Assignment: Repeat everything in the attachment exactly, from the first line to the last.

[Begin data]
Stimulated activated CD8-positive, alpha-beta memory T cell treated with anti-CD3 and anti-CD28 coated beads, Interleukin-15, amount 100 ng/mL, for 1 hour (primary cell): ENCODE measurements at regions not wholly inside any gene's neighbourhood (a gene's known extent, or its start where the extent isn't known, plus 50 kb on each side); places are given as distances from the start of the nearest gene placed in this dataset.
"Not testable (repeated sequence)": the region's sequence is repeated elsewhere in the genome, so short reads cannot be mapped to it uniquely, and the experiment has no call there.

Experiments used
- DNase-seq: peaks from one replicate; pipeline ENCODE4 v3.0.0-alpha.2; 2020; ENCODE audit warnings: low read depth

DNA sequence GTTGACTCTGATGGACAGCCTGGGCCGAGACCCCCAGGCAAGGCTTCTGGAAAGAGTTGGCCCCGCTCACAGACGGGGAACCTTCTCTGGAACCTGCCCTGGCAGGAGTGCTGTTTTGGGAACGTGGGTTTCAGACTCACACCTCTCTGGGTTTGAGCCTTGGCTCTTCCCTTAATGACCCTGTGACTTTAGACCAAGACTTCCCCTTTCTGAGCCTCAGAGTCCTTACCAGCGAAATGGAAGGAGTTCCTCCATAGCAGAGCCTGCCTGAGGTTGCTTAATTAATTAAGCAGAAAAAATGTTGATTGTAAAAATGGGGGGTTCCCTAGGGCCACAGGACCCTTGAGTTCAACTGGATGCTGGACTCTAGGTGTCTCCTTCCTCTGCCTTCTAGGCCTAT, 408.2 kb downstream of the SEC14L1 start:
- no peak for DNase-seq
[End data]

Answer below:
Stimulated activated CD8-positive, alpha-beta memory T cell treated with anti-CD3 and anti-CD28 coated beads, Interleukin-15, amount 100 ng/mL, for 1 hour (primary cell): ENCODE measurements at regions not wholly inside any gene's neighbourhood (a gene's known extent, or its start where the extent isn't known, plus 50 kb on each side); places are given as distances from the start of the nearest gene placed in this dataset.
"Not testable (repeated sequence)": the region's sequence is repeated elsewhere in the genome, so short reads cannot be mapped to it uniquely, and the experiment has no call there.

Experiments used
- DNase-seq: peaks from one replicate; pipeline ENCODE4 v3.0.0-alpha.2; 2020; ENCODE audit warnings: low read depth

DNA sequence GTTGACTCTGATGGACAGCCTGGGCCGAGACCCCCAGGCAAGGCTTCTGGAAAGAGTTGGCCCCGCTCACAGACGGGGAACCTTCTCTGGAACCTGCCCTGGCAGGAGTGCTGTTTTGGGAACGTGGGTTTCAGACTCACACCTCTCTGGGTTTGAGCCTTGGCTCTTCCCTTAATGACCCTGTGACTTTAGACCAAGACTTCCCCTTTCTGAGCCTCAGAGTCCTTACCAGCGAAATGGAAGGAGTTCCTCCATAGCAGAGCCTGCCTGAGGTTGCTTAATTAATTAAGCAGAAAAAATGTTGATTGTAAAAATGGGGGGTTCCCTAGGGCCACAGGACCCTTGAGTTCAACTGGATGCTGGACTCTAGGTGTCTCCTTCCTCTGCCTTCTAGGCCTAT, 408.2 kb downstream of the SEC14L1 start:
- no peak for DNase-seq